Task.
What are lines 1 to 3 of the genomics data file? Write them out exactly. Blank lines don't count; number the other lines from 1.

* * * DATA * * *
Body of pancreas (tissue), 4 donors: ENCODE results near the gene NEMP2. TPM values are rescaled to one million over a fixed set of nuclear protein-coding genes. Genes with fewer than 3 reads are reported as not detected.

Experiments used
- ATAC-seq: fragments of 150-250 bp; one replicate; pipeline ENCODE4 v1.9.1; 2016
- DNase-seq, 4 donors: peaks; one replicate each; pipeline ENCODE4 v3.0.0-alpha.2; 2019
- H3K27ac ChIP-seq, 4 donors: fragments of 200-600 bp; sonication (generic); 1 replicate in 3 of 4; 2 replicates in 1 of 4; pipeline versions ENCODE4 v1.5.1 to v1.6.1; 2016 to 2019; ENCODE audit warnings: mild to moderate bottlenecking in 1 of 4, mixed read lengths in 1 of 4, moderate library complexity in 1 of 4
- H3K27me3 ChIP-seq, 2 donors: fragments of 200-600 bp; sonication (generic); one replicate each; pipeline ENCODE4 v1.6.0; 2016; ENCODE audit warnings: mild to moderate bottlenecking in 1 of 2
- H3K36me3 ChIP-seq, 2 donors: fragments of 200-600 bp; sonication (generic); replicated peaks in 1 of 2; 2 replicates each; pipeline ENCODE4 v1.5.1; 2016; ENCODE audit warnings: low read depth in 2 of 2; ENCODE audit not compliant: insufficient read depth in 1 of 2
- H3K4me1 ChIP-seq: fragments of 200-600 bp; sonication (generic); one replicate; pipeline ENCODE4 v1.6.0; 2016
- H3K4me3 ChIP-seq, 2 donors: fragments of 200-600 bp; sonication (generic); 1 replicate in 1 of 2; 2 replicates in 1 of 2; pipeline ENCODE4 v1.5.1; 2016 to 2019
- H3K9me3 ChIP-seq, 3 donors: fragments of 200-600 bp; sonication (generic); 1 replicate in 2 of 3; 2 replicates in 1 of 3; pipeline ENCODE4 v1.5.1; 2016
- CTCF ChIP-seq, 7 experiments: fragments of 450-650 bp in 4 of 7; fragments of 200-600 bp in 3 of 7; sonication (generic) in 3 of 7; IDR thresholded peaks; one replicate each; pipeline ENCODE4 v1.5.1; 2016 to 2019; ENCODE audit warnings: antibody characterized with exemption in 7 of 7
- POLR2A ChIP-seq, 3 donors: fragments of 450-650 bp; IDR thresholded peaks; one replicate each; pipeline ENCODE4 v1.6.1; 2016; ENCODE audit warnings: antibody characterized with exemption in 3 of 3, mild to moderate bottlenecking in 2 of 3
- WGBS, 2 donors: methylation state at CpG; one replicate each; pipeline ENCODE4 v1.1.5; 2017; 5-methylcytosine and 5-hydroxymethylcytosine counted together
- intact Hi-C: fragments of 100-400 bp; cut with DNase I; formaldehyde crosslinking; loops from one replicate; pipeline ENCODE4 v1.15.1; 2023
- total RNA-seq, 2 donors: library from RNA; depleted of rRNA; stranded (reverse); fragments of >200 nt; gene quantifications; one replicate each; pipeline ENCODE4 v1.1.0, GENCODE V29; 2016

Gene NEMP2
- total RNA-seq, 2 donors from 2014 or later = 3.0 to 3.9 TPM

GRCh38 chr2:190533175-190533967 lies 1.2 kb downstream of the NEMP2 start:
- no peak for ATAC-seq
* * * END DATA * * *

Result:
Body of pancreas (tissue), 4 donors: ENCODE results near the gene NEMP2. TPM values are rescaled to one million over a fixed set of nuclear protein-coding genes. Genes with fewer than 3 reads are reported as not detected.

Experiments used
- ATAC-seq: fragments of 150-250 bp; one replicate; pipeline ENCODE4 v1.9.1; 2016